The study, published by NatCen Social Research and the University of East Anglia, shows that three in ten fathers in this family set-up work 48 hours or more a week, while one in ten works 60 hours a week.
However, compared to figures ten years ago, fathers are working fewer hours. In 2001, 40 per cent of men worked 48 hours or more per week, while 31 per cent did the same hours in 2011.
The findings, included in one of three reports published as part of a new study to map modern fatherhood in the UK, also indicates there has been a significant decline in the proportion of fathers working evenings, nights or weekends.
The percentage of fathers who never work evenings has risen from 33 per cent to 52 per cent, and those who never work evenings from 66 per cent to 76 per cent. Fathers who never work weekends rose from 26 per cent to 45 per cent.
Other findings on mother’s working hours found that those who live with their partner and children are more likely to be in full-time work than they were a decade ago.
Mothers who work part-time and have partners working full-time have also slightly increased their working hours.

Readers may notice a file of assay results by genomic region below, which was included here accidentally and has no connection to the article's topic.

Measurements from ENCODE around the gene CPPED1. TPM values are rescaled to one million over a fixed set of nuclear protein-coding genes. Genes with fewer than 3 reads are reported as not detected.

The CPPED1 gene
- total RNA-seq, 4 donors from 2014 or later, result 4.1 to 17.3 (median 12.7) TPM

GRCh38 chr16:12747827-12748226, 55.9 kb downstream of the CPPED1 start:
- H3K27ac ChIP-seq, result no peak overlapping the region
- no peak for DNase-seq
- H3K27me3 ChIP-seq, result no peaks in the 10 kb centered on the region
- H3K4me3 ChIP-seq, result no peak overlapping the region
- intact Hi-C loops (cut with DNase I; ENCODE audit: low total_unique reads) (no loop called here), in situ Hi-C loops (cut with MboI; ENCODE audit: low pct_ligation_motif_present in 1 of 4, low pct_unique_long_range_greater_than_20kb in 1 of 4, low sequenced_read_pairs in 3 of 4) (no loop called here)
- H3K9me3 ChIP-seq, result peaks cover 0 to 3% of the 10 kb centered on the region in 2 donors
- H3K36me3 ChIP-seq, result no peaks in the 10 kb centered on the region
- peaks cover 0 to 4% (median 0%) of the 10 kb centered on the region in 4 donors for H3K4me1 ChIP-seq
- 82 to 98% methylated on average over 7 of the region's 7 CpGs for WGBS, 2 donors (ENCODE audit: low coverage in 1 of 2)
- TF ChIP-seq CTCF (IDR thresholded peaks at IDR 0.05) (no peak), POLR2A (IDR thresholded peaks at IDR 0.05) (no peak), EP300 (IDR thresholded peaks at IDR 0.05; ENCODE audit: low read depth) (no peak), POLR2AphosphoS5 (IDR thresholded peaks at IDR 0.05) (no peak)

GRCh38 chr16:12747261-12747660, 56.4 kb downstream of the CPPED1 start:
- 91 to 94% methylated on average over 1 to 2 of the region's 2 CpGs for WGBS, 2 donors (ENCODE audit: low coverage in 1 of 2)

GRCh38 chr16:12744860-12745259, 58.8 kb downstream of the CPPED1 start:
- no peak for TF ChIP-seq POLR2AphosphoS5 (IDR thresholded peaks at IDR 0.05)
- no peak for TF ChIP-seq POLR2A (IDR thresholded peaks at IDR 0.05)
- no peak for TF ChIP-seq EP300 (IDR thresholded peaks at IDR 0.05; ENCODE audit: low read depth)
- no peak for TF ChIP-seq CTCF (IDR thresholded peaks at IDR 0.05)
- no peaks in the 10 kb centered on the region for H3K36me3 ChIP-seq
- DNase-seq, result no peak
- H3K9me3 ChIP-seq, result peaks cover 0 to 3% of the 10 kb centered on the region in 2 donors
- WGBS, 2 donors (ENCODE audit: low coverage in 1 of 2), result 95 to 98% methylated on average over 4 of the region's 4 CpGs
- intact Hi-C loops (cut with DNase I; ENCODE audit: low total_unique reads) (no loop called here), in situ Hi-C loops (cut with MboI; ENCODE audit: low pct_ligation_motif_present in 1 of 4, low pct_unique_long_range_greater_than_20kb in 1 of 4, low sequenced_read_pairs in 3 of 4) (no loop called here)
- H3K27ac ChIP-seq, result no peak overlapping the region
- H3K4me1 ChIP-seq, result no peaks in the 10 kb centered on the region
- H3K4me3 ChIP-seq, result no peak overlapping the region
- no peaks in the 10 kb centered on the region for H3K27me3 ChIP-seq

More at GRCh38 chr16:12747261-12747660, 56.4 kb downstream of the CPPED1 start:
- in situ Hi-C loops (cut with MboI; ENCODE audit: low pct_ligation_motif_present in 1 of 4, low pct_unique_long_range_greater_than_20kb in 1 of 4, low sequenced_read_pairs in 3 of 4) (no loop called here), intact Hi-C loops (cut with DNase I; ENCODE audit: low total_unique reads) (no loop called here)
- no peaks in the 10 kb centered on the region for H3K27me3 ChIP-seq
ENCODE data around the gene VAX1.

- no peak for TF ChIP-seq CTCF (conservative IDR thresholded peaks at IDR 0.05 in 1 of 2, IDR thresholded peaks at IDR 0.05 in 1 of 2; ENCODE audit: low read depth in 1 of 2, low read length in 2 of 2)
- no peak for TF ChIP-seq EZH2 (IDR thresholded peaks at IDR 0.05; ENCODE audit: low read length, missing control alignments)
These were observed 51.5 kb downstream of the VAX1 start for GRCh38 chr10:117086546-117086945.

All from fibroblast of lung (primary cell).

According to the research, in most families (31 per cent) one parent works full-time and the other part-time. In 29 per cent of families both parents work full-time. In around one fifth (22 per cent) of families the father is the main breadwinner.
Margaret O’Brien, professor of child and family studies at the University of East Anglia, said, ‘Our research suggests that fathers are spending less time at work and mothers are spending more. There may be a number of reasons for these changes, but the combination of this means that fathers are now more likely to be at home with their children and free to take a greater role in family life.’
Svetlana Speight, research director at NatCen Social Research, said, ‘This new database on modern fatherhood gives a fascinating insight into men’s work and activities with children. As families change and evolve it is clear that fathers’ involvement and responsibilities are extending beyond the financial sphere.’